As I wrote a while ago I’ve been using Linux 100% now, no more Windows for work. Things have been going well since the switch and even though Wine won’t run a few apps I need Windows for work provides terminal services for access.
Every week their seems to be something new when it comes to supporting applications at work. That is not suppose to be my main job these days but when the phone rings it’s hard to say “sorry call Support”. So when the question came yesterday, “what does this cryptic error message mean other than the xml data is bad”, I turned again to open source software to provide an answer.
At first I thought it was odd being asked to trouble shoot an issue this way but I’m always up for a challenge. So to answer the question I needed to validate the data against the xml schema. The schema I did not have, those who were asking the question did … which is why I thought it was odd. So I asked for the schema and set off to find a tool to do the validation. Most browsers today will parse xml which is very helpful to identify illeal characters and tags that aren’t closed. However validating against schema is another story.
After some googling and checking both Screem and Geany, as I use both, I came across MLView. A simple little gui that can create, modify and validate xml documents. It installed in 30 seconds and a minute after that I had my answer. BTW -Their was nothing wrong with the data it was the transport.
It’s refreshing to know that solutions to problems are but a click away where in many instances others have already created something to meet the same challenge. The web is a wonderful tool, open source makes it that much better.
Earlier this year, after the motherboard went bad in the laptop (v2000), I reverted back to the I200 that I loaded Debian on. Since 2005 I’d been using Ubuntu and before that it was Red Hat all the way back to the 6.0 days. So switching distros was no big deal and in a way I was looking forward to it after getting the motherboard replaced. Ubuntu is based on Debian too so it wasn’t a big switch just more raw and makes the experience different. So when the latest version was released seemed reasonable I give it a try, and earlier this week I did,
From a user perspective the biggest change is the polish on the UI, with Compiz direct integration it has come a long way in a short time. So far I’m pleased….. and why I didn’t partition /home by itself all these years I’ll never know. Live an learn I guess. Oh and no special configuration after the fact audio, video, networking, all worked out of the box. At this pace interesting times are ahead.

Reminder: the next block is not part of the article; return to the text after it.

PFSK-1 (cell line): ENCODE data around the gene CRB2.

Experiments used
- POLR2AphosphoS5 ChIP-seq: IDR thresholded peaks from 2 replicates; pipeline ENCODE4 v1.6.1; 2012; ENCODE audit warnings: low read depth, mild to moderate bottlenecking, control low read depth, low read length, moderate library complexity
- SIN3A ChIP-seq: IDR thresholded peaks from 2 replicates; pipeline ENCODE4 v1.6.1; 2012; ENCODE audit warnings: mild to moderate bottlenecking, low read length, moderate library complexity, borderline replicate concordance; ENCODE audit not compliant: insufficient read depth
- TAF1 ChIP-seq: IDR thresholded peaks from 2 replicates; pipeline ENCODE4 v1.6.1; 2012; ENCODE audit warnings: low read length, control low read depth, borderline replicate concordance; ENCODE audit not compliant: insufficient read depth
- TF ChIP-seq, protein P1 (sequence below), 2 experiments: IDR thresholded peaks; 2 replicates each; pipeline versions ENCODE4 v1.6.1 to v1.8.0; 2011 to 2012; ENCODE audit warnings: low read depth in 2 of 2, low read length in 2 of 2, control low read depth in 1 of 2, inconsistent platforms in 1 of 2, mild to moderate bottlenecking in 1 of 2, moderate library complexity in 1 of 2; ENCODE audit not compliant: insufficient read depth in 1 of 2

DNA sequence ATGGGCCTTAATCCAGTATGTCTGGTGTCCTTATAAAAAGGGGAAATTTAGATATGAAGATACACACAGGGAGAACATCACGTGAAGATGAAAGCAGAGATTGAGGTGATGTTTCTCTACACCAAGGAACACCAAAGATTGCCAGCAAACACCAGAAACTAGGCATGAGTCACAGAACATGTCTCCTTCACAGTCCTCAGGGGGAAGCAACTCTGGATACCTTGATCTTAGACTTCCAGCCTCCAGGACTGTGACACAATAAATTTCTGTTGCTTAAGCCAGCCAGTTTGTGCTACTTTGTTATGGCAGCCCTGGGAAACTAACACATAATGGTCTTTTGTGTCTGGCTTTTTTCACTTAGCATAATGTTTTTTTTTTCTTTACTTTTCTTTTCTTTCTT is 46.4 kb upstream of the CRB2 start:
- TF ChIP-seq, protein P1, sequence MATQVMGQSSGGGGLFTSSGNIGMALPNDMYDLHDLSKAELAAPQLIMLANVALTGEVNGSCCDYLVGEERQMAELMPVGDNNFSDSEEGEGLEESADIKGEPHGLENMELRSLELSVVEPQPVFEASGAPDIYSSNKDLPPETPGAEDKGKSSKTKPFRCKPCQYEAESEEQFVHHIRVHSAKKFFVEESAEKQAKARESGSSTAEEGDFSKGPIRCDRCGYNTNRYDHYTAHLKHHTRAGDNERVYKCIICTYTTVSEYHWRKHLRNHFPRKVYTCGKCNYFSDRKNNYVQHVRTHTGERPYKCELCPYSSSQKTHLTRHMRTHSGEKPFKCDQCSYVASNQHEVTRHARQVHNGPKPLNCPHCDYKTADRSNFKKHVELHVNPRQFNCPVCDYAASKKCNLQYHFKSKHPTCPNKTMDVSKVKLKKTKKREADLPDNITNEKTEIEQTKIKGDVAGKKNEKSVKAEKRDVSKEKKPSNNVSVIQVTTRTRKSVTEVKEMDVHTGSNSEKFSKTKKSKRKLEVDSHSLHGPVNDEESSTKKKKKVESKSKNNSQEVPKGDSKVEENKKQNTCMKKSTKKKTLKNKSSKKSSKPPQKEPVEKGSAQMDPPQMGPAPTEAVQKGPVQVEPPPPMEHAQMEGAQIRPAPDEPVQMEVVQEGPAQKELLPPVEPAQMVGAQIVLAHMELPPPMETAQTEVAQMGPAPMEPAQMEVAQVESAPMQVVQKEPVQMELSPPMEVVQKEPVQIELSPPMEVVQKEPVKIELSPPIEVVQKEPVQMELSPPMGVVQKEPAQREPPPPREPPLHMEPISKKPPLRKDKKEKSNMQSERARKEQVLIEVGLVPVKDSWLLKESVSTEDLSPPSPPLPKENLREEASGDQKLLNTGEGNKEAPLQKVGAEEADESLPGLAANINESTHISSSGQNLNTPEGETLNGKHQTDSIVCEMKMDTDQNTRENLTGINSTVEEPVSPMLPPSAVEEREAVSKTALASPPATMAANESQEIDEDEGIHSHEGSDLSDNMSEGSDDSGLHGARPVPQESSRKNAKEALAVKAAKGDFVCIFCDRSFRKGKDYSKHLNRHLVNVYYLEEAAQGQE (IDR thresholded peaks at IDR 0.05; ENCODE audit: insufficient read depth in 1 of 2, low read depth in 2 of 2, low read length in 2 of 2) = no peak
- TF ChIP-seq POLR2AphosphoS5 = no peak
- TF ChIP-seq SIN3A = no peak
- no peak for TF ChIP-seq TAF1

With the next version of Ubuntu to be releasted in a few days thought I’d go ahead and load it on an extra drive for kicks. What’s nice about this version is the iso is a Live CD which you can then install. I had to do a double take at first when I took the default option on boot and we went straight to the desktop. The install was quick and immediately prompted for 70 plus updates. All major hardware was recognized and no special configuration was required. How cool is it when stuff works !!
The only quirk at the moment is the Alt key on the right side of the keyboard doesn’t seem to be working. A quick change of the keyboard identification didn’t help so I may need to check on that. Otherwise it’s all good.
A new version of Ubuntu was out on June 1st, Dapper Drake. Eager to load and check out the new bells and whisles I downloaded he iso, burned it to a CD and loaded last night. I had a little trouble getting the install to complete but that was due to X hanging. A quick check of help on the CD, prior to install, pointed me to pass vga=771 as an intall option. After that it was smooth sailing. It’s hasn’t been 24 hours yet but so far so good. I don’t have everything loaded and still have Breezy on my 60GB drive just in case.
So far only two issues and I seem to remember them from loading Breezy, no WEP on my on board wireless NIC and only a default contact list in Evolution. I can deal with those as they are not critical and I know the Evolution contacts are there as I copied the entire folder over before running. More than likely it’s the same problem I noted in a previous post just have to apply it. If all goes well the plan would be after getting everything up on the alternate drive take the 60GB and load XP then Dapper and dual boot. I have yet to do one of those as I’ve not really come across a need for it but now might be as good a time as any. Certainly would benefit my preperation for the LCP1 exam.
Two weeks ago I upgraded to the current version of Ubuntu, 5.10 Breazy Badger. After backing up mail from .evolution, themes from .themes and personal files, by burning them to a CD, I booted the 5.10 CD and in 30 minutes I was up. Once loaded it took about another 30 minutes to move files off the CD and get mail and theme the way I wanted it. So far it has been great.
The complete list of enhancements is here but I can say right off the bat wireless is better. Kismet was an easy install and config as well as Ethereal. Battery management does not appear as good but I also have not tweeked any settings yet, just what ever was set by default. That is minor however.
OpenOffice 2.0 is a welcomed addition over version 1.1. If I could only use the machine for work, that would be perfect. Until then, for reasons I don’t need to go into here, I’ll keep the XP Pro desktop around and continue to use Ubuntu for personal use.
But imho for the flavors I have tried (RedHat, Fedora, SuSe) Ubuntu takes the cake.